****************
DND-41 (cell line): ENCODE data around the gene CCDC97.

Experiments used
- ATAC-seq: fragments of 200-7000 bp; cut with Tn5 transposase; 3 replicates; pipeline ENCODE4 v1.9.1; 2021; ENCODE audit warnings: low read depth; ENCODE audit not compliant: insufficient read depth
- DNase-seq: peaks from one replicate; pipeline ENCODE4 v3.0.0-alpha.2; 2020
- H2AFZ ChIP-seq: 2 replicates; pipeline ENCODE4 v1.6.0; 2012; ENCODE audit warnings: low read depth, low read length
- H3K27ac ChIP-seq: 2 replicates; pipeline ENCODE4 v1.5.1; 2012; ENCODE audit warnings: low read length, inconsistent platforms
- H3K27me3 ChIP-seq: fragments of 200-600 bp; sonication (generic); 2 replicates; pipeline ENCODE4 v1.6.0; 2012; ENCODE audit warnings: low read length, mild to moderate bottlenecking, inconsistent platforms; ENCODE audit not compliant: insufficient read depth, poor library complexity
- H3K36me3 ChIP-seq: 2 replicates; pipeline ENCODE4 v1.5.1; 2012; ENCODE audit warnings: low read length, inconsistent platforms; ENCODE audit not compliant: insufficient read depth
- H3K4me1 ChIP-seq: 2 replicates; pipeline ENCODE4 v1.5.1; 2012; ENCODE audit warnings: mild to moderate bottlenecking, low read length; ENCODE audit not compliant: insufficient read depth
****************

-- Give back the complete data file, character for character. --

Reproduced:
DND-41 (cell line): ENCODE data around the gene CCDC97.

Experiments used
- ATAC-seq: fragments of 200-7000 bp; cut with Tn5 transposase; 3 replicates; pipeline ENCODE4 v1.9.1; 2021; ENCODE audit warnings: low read depth; ENCODE audit not compliant: insufficient read depth
- DNase-seq: peaks from one replicate; pipeline ENCODE4 v3.0.0-alpha.2; 2020
- H2AFZ ChIP-seq: 2 replicates; pipeline ENCODE4 v1.6.0; 2012; ENCODE audit warnings: low read depth, low read length
- H3K27ac ChIP-seq: 2 replicates; pipeline ENCODE4 v1.5.1; 2012; ENCODE audit warnings: low read length, inconsistent platforms
- H3K27me3 ChIP-seq: fragments of 200-600 bp; sonication (generic); 2 replicates; pipeline ENCODE4 v1.6.0; 2012; ENCODE audit warnings: low read length, mild to moderate bottlenecking, inconsistent platforms; ENCODE audit not compliant: insufficient read depth, poor library complexity
- H3K36me3 ChIP-seq: 2 replicates; pipeline ENCODE4 v1.5.1; 2012; ENCODE audit warnings: low read length, inconsistent platforms; ENCODE audit not compliant: insufficient read depth
- H3K4me1 ChIP-seq: 2 replicates; pipeline ENCODE4 v1.5.1; 2012; ENCODE audit warnings: mild to moderate bottlenecking, low read length; ENCODE audit not compliant: insufficient read depth